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June 13th 2016

Nicola’s story: “I’m 100 % happy I had a double mastectomy on my 27th birthday – now I don’t have to worry”

Nicola’s story: “I’m 100 % happy I had a double mastectomy on my 27th birthday – now I don’t have to worry”

Nicola Downey says she is ‘100 per cent happy’ that she had a double mastectomy on her 27th birthday, after inheriting the cancer gene that had claimed the lives of three generations of women in her family.

Nicola Downey says she is ‘100 per cent happy’ that she had a double mastectomy on her 27th birthday, after inheriting the cancer gene that had claimed the lives of three generations of women in her family.

Nicola opted to have the surgery to remove both breasts when blood tests showed she had the faulty BRCA1 gene.

She had inherited the gene from her mother Lorraine, who died from breast cancer when she was just 35. Her grandmother died from breast cancer at just 50, and her great-grandmother died from ovarian cancer.

Nicola’s three sisters were also tested, with two of them also shown to be carriers of the gene.

So far, Nicola is the only one of the three sisters to have had surgery, but she is now hopeful her younger siblings will follow her lead.

Nicola is also urging all other woman to ensure they are examined at the earliest possible time, as recent figures have revealed that the number of women in England taking up NHS invitations to undergo breast cancer screening has fallen to its lowest level in 10 years.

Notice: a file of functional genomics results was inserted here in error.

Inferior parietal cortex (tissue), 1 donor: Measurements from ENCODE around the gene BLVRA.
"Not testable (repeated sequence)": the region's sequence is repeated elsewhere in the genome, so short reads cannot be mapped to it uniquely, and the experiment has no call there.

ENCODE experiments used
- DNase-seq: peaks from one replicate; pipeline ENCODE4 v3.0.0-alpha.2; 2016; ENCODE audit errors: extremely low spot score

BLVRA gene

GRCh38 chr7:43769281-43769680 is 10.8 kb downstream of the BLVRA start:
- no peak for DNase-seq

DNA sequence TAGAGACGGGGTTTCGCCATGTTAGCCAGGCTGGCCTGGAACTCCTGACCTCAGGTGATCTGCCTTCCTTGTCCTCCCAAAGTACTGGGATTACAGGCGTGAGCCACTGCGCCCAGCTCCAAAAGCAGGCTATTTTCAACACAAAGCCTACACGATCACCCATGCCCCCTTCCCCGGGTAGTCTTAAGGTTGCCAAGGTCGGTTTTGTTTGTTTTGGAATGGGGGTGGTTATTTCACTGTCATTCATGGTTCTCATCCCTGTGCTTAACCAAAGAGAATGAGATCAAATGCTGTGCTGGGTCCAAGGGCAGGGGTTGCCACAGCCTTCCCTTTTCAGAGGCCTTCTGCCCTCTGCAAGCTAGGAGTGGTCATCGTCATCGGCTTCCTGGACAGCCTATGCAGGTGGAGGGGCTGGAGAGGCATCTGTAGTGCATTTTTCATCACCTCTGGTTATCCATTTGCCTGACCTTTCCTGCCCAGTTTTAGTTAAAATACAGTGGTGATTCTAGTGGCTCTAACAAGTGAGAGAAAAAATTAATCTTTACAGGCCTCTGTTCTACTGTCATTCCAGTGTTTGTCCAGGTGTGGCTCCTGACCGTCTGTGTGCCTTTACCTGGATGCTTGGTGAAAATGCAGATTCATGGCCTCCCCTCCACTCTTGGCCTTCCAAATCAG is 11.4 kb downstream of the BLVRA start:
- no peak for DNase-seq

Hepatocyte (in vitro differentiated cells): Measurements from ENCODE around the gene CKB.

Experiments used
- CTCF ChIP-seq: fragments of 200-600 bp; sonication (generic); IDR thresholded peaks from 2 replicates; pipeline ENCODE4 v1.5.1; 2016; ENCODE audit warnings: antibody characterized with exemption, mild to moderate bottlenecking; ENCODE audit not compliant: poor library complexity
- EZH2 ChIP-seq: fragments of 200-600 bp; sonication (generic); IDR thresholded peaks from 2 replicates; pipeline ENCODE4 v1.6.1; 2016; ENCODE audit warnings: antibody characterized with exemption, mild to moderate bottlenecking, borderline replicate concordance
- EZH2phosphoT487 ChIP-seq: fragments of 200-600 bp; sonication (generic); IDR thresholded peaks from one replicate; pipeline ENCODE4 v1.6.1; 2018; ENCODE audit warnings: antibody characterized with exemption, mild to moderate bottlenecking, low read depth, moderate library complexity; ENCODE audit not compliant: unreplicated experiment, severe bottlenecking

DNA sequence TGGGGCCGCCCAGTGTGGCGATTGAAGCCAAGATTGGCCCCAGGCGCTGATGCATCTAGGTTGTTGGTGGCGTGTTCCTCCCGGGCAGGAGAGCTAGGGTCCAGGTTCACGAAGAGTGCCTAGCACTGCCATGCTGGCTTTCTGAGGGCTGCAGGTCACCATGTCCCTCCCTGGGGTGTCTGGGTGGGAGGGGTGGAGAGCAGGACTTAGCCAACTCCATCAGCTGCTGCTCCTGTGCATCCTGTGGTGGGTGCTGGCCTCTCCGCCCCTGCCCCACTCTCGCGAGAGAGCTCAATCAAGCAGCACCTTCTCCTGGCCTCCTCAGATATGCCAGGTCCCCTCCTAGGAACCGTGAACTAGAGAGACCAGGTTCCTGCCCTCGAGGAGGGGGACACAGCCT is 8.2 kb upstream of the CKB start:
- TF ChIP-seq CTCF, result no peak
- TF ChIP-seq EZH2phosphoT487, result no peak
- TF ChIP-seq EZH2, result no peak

Nicola, who said she lived in fear of the disease since hitting her early twenties, underwent genetic testing at 24, and was given the devastating news that she carried the BRCA1 gene and had an 88 per cent chance of developing breast cancer in her lifetime.

Her mum was diagnosed with breast cancer aged 32 and passed away after developing secondary breast cancer four years later, just before Nicola’s eighth birthday.

Nicola and familyNicola said: “It will be 20 years this year since mum passed away and I have always known there was this gene, and we may or may not have it.

“Dad always said not to worry about it until I was at least 18. I then went away to university and was having the time of my life, and although I thought about mum a lot, I didn’t think about how it may affect me.

“When I left university and I got nearer and nearer to the age my mum was when she was diagnosed, it became more of an issue.

“I went to see my doctor when I was 24, but due to moving from my home in Leeds down south, I wasn’t tested until I was 26. The moment I got my results, I said I wanted to be referred for the surgery. The geneticist who dealt with me told me to take a couple of months to think about my options.

“I could have the preventative surgery or I could be referred to annual screening from the age of 30, but I just wasn’t interested in that. The thought that I would have to go through the screening and then they still find something made me feel sick. My decision was always going to be preventative surgery.”

Nicola, who lives in Stoke Newington, London, chose to have her operation at London’s Royal Marsden Hospital.